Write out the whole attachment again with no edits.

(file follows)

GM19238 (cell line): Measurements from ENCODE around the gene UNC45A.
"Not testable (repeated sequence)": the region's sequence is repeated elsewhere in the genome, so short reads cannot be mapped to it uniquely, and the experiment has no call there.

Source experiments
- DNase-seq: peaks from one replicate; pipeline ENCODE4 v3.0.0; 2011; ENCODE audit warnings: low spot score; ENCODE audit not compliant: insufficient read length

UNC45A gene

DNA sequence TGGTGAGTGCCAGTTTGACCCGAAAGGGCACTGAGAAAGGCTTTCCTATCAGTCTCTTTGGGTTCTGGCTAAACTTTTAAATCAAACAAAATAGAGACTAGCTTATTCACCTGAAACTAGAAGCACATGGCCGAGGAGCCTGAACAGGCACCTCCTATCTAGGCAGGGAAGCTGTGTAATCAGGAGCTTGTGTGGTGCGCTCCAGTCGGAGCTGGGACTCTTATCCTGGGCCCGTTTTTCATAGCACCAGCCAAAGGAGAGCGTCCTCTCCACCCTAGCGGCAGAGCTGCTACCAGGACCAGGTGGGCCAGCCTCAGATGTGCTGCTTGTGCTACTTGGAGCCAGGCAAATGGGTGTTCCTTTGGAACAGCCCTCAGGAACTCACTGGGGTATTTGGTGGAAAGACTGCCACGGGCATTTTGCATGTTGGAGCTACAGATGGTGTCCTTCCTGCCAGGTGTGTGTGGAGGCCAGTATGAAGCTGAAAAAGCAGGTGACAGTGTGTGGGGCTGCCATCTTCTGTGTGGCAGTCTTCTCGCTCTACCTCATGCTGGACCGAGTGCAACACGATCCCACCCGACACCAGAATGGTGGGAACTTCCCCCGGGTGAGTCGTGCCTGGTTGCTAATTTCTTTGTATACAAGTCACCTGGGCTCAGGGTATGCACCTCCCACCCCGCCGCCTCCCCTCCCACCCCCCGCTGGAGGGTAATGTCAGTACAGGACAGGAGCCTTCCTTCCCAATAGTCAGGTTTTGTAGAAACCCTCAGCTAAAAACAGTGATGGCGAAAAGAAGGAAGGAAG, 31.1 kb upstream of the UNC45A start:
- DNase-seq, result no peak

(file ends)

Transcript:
GM19238 (cell line): Measurements from ENCODE around the gene UNC45A.
"Not testable (repeated sequence)": the region's sequence is repeated elsewhere in the genome, so short reads cannot be mapped to it uniquely, and the experiment has no call there.

Source experiments
- DNase-seq: peaks from one replicate; pipeline ENCODE4 v3.0.0; 2011; ENCODE audit warnings: low spot score; ENCODE audit not compliant: insufficient read length

UNC45A gene

DNA sequence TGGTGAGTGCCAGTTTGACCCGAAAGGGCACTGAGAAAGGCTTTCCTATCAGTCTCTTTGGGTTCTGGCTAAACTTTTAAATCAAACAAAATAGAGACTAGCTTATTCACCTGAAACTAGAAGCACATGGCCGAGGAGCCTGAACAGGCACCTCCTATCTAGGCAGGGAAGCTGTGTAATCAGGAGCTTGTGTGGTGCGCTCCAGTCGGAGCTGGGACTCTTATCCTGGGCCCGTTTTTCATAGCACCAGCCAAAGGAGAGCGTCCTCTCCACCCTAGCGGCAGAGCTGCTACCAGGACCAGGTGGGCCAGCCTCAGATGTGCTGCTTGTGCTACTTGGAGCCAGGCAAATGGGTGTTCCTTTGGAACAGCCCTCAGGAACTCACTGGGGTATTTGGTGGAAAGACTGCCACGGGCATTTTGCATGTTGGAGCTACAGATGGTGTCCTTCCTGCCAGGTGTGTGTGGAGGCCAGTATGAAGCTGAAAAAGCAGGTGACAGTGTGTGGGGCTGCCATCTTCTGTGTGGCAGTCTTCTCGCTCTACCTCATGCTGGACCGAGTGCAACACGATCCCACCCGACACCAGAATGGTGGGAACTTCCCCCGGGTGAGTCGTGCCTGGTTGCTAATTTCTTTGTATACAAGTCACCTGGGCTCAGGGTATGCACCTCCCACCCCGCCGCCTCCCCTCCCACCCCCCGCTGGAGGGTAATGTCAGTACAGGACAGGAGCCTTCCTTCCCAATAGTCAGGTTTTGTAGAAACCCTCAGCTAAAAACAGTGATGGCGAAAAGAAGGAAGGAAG, 31.1 kb upstream of the UNC45A start:
- DNase-seq, result no peak